Three Juniors Split Denker Championship

by Ira Lee Riddle
From Chess Life, January 1989 with permission.

The 1988 Arnold Denker Tournament of High School Champions ended up in a three-way tie with Vivek Rao (Pennsylvania), Robby Adamson (Arizona) and Ilya Gurevich (Massachusetts) all scoring four points out of five at the Swiss system tournament, run in conjunction with the 1988 U.S. Open in Boston. A record 38 players took part in the event’s fourth incarnation.

Rao and Gurevich were paired in the final round; Adamson was paired against Jesse Kraai of New Mexico, who was tied with Rao and Gurevich after four rounds. After Adamson won and Rao and Gurevich agreed to a draw, they waited for the results on the next two boards to see if there would be three, four or five co-champs. The other games ended in draws, and only tri-champs were crowned.

Rao drew in round one, when he found himself in time trouble against Andy Berger (Missouri). Running from one end of the floor to the other to also play in an Action Chess side event can create problems. When asked if he were playing in another side event the next day, Rao commented, “I may be stupid, but I’m not dumb.” He easily won his next three games to tie for first after four rounds.

Adamson lost in the second round to David Wright (Indiana), then roared back with two wins to put himself just behind the co-leaders.

Gurevich was forced to begin with a half-point bye, as he was flying home from Romania, where he had just taken second place in the World Under-16 tournament. He won his next three games to put himself into a three-way tie after four rounds, and drew against Rao in the final game.

Caro-Kann
W: Robby Adamson
B: Jesse Kraai
1988 Denker Tournament of High School Champions

1. e4 c6 2. d4 d5 3. Nd2 dxe4 4. Nxe4 Bf5 5. Ng3 Bg6 6. h4 h6 7. Nf3 Nd7 8. h5 Bh7 9. Bd3 Bxd3 10. Qxd3 Qc7 11. Bd2 Ngf6 12. O-O-O e6 13. Qe2 Bd6 14. Nf5 O-O-O 15. Nxd6+ Qxd6 16. Ne5 Rhf8 17. Bf4 Nd5 18. Bg3 Qb4 19. Rd3 N7b6 20. Rhd1 f5 21. c4 f4 22. Rb3 Qa5 23. Bh4 Qxa2 24. Ra3 Nc3 25. Qc2 Qxa3 26. bxa3 Nxd1 27. Bxd8 Black Resigns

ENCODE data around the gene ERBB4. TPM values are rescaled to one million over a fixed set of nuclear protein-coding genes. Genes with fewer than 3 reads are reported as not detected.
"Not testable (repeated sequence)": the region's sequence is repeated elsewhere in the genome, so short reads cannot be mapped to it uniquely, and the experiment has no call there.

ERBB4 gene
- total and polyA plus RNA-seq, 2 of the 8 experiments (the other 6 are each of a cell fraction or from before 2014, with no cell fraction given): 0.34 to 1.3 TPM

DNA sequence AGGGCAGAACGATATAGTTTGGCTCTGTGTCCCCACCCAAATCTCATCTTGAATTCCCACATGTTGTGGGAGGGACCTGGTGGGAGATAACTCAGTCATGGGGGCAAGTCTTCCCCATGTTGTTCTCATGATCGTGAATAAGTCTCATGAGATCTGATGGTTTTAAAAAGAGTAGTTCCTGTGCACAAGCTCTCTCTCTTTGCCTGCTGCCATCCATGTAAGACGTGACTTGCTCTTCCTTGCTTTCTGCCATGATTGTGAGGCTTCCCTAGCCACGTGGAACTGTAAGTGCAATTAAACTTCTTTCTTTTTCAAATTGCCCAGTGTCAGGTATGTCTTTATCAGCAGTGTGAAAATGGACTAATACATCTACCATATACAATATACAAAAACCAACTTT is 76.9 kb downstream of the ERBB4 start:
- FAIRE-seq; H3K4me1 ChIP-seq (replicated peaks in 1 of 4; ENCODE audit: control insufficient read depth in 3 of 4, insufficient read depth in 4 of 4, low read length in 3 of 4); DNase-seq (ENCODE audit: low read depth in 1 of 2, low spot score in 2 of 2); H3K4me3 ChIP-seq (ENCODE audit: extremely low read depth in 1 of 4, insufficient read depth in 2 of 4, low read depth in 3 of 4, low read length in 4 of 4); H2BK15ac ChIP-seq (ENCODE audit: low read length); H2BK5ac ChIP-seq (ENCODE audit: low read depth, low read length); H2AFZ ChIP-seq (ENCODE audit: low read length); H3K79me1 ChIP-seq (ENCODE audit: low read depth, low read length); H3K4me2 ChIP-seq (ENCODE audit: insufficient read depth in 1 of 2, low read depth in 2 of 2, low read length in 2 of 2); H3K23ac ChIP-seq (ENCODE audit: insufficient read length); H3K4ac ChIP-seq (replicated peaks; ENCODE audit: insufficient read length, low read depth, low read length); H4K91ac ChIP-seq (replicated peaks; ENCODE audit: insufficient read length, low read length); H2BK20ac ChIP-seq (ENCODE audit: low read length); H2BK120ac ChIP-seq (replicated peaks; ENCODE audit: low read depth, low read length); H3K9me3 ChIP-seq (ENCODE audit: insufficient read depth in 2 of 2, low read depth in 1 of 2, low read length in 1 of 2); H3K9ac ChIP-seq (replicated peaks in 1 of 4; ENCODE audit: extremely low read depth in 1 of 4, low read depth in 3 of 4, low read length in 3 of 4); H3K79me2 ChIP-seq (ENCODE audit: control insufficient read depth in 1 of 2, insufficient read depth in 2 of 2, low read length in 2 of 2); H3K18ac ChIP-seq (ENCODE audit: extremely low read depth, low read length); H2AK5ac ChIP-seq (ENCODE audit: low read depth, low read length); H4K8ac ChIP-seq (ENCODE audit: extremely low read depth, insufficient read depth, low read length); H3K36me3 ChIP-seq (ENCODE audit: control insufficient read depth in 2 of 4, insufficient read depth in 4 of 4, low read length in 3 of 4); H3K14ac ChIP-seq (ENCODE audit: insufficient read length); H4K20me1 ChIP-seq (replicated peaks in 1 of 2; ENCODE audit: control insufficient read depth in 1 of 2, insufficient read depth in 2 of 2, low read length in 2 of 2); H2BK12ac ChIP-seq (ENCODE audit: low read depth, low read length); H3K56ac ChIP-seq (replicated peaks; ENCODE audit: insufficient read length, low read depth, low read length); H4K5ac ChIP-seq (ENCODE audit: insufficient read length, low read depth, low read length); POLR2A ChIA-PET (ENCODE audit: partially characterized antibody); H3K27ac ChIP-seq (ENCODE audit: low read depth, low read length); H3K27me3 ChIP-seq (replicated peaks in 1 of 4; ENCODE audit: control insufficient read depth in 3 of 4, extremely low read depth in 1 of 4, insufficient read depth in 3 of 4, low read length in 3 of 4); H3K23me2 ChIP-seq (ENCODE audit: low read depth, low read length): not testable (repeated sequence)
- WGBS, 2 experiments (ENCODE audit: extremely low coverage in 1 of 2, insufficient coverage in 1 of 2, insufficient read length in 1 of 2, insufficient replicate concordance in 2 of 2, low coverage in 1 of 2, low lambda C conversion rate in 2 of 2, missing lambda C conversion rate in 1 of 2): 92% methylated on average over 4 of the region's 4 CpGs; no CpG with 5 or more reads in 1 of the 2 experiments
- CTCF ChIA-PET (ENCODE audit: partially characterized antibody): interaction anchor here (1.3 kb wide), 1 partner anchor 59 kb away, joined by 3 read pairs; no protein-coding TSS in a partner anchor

Sicilian Defense: Richter-Rauzer Variation
W: FM Ilya Gurevich
B: FM Vivek Rao
1988 Denker Tournament of High School Champions

1. e4 c5 2. Nf3 d6 3. d4 cxd4 4. Nxd4 Nf6 5. Nc3 Nc6 6. Bg5 e6 7. Qd2 a6 8. O-O-O h6 9. Bf4 Bd7 10. Nxc6 Bxc6 11. Qe1 Be7 12. Kb1 Qa5 13. f3 Rd8 14. Bc4 b5 15. Bb3 Qc7 16. a3 a5 17. e5 dxe5 18. Qxe5 Qxe5 19. Bxe5 O-O 20. a4 b4 21. Ne2 Nd5 22. Bxd5 Bxd5 23. b3 Rc8 24. Rd3 Rfd8 25. Rhd1 f6 26. Bd4 Bc5 27. Nf4 Kf7 28. Bb2 Re8 29. Nxd5 exd5 30. Rxd5 Re2 31. R5d2 Rce8 32. c3 Rxd2 33. Rxd2 Re1+ 34. Ka2 Ke6 35. h3 h5 36. Rc2 h4 37. cxb4 Bxb4 38. Ba3 Bxa3 39. Kxa3 Rg1 40. Rc5 Rxg2 41. Rxa5 Rg3 42. Rb5 Rxh3 43. a5 Rh1 44. Kb4 Ra1 45. f4 draw

Rao, the highest-rated player in Pennsylvania, has been accepted at Harvard University. Adamson is a senior in high school in Tuscon, Arizona, and plans to attend law school. He twice won titles in the National Junior High School Tournaments. Gurevich, an FM at 16, is a junior in high school. He also plans on a college education, but his plans are undecided at the moment.

The surprise of the tournament was 8-year-old David Peterson of Austin, Texas, who won the Texas Junior Championship ahead of 25 high school students and many junior high/elementary students. David tied for first at 4-1 and then won a double round-robin playoff. He is the highest rated junior in Texas, and could conceivably be in the tournament for a total of 11 years!

Two Knights Defense – Wilkes-Barre Variation
W: Darryl Terrell
B: David Peterson
1988 Denker Tournament of High School Champions

1. e4 e5 2. Nf3 Nc6 3. Bc4 Nf6 4. Ng5 Bc5 5. Nxf7 Bxf2+ 6. Kf1 Qe7 7. Nxh8 d5 8. exd5 Bg4 9. Be2 Bxe2+ 10. Qxe2 Nd4 11. Qd3 Ne4 12. Qxe4 Qf6 13. g3 Bxg3+ 14. Kg2 Qf2+ 15. Kh3 Nf3 16. Qa4+ c6 17. hxg3 Ng5+ 18. Kh4 Nf3+ 19. Kg4 Nd4 20. Rh5 g6 21. Rxe5+ Kf8 22. Qa3+ Kg7 23. Nxg6 hxg6 24. Qe7+ Kg8 25. Qh4 Nf3 26. Qe7 Nxe5+ 27. Qxe5 Qf1 28. Nc3Black resigns

The tournament was directed by NTD Ira Lee Riddle of Warminster, Pennsylvania, who was assisted by Larry Schmidt. Funding was provided by the USCF.

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